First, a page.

Hands-On: I wrote my auth logic with JS in Nginx; Will you?

Hands-On: I wrote my auth logic with JS in Nginx; Will you?

This may come as a surprise to you. How can someone use nginx configuration with Javascript? Fortunately, nginx supports a language called njs which is a strict subset of ECMA5. This can be used to further extend your routing logic, but don't be that happy because the feature you get with njs is very limited.

Lots of syntax doesn't work out of the box and I couldn't make it work with third-party npm modules such as jsonwebtoken etc. I couldn't even use esbuild to generate a single file build.

From the documentation of nginx:

njs is a subset of the JavaScript language that allows extending nginx functionality. njs is created in compliance with ECMAScript 5.1 (strict mode) with some ECMAScript 6 and later extensions. The compliance is still evolving.

I won't go with the installation process because you can get it easily in the documentation here. Also, you'd have to add the following repositories to have nginx packages available if you're also using Ubuntu.

# NGINX Repository
deb http://nginx.org/packages/mainline/ubuntu/ jammy nginx
deb-src http://nginx.org/packages/mainline/ubuntu/ jammy nginx

Running Hello World

After, we've installed the njs module. Let's go ahead and write the js code for straight-up firing the hello world.

@machine:/etc/nginx sudo cat > index.js << EOF
> var hello = function (r) {
    r.return(200, "Hello world!");
export default { hello: hello };

This is a very simple handler, which will return the string "Hello world!" with status code 200.

Let's plug it into the nginx.conf file.

user  nginx;
worker_processes  auto;

load_module modules/ngx_http_js_module.so;

http {
  js_import index.js;
  server {
      location / {
          js_content index.hello;

Now, when I send GET request to localhost with curl, I get the expected response.

root@machine:/etc/nginx# curl localhost
Hello world!

This is already very cool. But, we can do even more.

Implementing Dummy Auth and User Service

Let's create two simple services; one auth service and one for consuming the auth service.

Auth Service: Code

Auth Service

This is a fairly simple API. The login handler takes a POST request with username JSON key and generates a JWT token. The verify handler verifies the JWT token passed as a bearer token.

Let's test our auth service if it's working as intended.

regmicmahesh@machine:/etc/nginx$ curl -s localhost:8080/login -XPOST -d '{"username":"mahesh"}'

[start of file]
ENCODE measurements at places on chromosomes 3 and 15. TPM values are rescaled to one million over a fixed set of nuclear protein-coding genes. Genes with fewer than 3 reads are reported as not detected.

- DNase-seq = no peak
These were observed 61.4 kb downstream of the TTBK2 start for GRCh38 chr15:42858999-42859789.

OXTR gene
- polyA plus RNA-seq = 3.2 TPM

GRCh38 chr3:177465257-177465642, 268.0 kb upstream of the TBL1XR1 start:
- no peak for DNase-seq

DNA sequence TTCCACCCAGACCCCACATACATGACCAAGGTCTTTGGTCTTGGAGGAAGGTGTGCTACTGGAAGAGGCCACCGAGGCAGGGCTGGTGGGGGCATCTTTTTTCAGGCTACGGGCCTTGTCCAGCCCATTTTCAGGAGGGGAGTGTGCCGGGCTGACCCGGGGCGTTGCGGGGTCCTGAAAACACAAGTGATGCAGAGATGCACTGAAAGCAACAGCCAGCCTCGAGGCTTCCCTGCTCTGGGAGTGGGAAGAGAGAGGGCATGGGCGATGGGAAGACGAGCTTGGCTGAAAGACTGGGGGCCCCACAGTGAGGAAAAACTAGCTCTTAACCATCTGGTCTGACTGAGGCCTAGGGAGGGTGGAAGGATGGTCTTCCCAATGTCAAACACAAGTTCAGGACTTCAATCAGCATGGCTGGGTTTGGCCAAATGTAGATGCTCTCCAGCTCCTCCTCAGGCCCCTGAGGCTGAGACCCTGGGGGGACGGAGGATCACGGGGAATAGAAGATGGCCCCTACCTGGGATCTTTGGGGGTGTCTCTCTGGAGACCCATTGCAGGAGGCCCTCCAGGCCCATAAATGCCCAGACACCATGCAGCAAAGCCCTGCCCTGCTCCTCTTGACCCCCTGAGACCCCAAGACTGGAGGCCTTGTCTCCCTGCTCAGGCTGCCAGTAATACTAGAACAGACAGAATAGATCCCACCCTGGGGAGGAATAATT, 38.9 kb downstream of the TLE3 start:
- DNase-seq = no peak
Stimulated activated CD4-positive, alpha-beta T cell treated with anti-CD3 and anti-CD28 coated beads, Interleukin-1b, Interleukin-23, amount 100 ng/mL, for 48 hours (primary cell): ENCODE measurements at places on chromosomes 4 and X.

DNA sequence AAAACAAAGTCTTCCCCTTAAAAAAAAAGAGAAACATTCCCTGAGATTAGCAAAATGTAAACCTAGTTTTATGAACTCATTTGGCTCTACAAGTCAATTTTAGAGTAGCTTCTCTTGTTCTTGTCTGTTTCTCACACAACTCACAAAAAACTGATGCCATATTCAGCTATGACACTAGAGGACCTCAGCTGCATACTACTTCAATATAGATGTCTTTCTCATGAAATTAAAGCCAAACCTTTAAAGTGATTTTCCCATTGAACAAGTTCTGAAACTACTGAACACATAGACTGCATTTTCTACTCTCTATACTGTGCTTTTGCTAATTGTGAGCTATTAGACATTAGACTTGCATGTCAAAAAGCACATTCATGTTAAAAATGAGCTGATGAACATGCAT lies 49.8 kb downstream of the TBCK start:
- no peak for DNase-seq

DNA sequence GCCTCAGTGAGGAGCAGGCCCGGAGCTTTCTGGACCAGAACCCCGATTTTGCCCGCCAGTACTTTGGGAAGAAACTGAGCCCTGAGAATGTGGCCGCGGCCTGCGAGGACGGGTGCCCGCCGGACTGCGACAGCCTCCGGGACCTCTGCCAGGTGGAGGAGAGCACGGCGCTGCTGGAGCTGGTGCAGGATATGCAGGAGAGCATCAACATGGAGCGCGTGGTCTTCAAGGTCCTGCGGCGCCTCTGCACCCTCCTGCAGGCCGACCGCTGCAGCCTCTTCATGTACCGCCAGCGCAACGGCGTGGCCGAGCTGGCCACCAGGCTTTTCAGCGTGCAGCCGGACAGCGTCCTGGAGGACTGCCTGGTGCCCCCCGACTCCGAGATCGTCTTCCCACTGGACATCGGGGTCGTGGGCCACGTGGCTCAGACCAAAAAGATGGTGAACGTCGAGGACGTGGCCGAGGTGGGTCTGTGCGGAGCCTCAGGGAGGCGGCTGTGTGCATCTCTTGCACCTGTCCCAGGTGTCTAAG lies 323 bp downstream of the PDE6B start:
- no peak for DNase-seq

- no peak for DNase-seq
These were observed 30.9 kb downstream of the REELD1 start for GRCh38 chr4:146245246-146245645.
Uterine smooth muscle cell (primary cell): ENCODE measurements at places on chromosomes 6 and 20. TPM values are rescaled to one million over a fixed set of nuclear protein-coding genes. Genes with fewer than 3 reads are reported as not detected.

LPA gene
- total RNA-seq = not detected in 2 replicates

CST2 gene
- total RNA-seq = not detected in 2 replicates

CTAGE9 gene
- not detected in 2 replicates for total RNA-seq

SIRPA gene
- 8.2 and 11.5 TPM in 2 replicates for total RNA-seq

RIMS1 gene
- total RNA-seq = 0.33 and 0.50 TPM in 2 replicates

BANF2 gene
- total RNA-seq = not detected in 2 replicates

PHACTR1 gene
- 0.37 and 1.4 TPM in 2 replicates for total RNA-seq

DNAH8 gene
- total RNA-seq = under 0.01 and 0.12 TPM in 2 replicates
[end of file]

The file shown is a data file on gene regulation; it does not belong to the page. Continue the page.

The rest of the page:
regmicmahesh@machine:/etc/nginx$ curl -s localhost:8080/login -XPOST -d '{"username":"mahesh"}' | jq -r ".token"
regmicmahesh@machine:/etc/nginx$ k^C
regmicmahesh@machine:/etc/nginx$ curl localhost:8080/verify -H 'Authorization: Bearer eyJhbGciOiJIUzI1NiIsInR5cCI6IkpXVCJ9.eyJleHAiOjE2OTUyMjI5NTksInVzZXJuYW1lIjoibWFoZXNoIn0.GXnnmLuXRr8tu1Sx08DXcgs7N6au4huku-S62sR0JCU'

User Service: Code

The user-service simply prints out the value of the header X-User-Id .

Now, we need to configure our nginx such that, every request first goes through the auth service, decodes the token if possible, and passes the username to user-service

Writing Nginx Config

First of all, let's configure the /verify .

 location = /verify {
   proxy_pass http://localhost:8080/verify;

This is okay enough. The auth-service is running on port 8080. This should pass the request to that endpoint whenever requested.

Now, we can simply use auth_request /verify . But, where's the fun in that? We want to set the username in the header dynamically.

Let's write a simple njs script to send a request to this endpoint.

function verify(originalR) {
  function callback(r) {

  originalR.subrequest("/verify", { method: "GET", body: "" }, callback);
export default { verify };

The NJS script above simply sends the request to /verify but doesn't send the request body. It sends only the headers.

Let's add one more block in nginx to use this js function.

 location = /auth {
   js_content index.verify;

Now, we need to use this /auth endpoint as the authentication endpoint and everything should be good. We just wrapped our actual verification endpoint with a proxy. Why? Because now we can add our JS logic to set the header.

Let's define a variable to hold the value of the username.

server {
    set $username "";
# other code

Now, we can set this variable from the NJS script.

function verify(originalR) {
  function callback(r) {
    if (r.status === 200) {
      const body = JSON.parse(r.responseText);
      originalR.variables.username = body.username; 
    } else {

  originalR.subrequest("/verify", { method: "GET", body: "" }, callback);

export default { verify };

Now, we can send this variable as a header to the actual user service.

Adding it in the location, block it comes as follows:

location / {
    auth_request /auth;
    proxy_set_header "X-User-Id" $username;
    proxy_pass http://localhost:8081;

Let's take it for a test-run. It works!

regmicmahesh@machine:/etc/nginx$ curl  localhost -H "Authorization: Bearer eyJhbGciOiJIUzI1NiIsInR5cCI6IkpXVCJ9.eyJleHAiOjE2OTUyMjI5NTksInVzZXJuYW1lIjoibWFoZXNoIn0.GXnnmLuXRr8tu1Sx08DXcgs7N6au4huku-S62sR0JCU"
Request Received From: mahesh

Thanks for reading my blog. I don't think this is the best way, but just wanted to share what's possible with NJS scripting.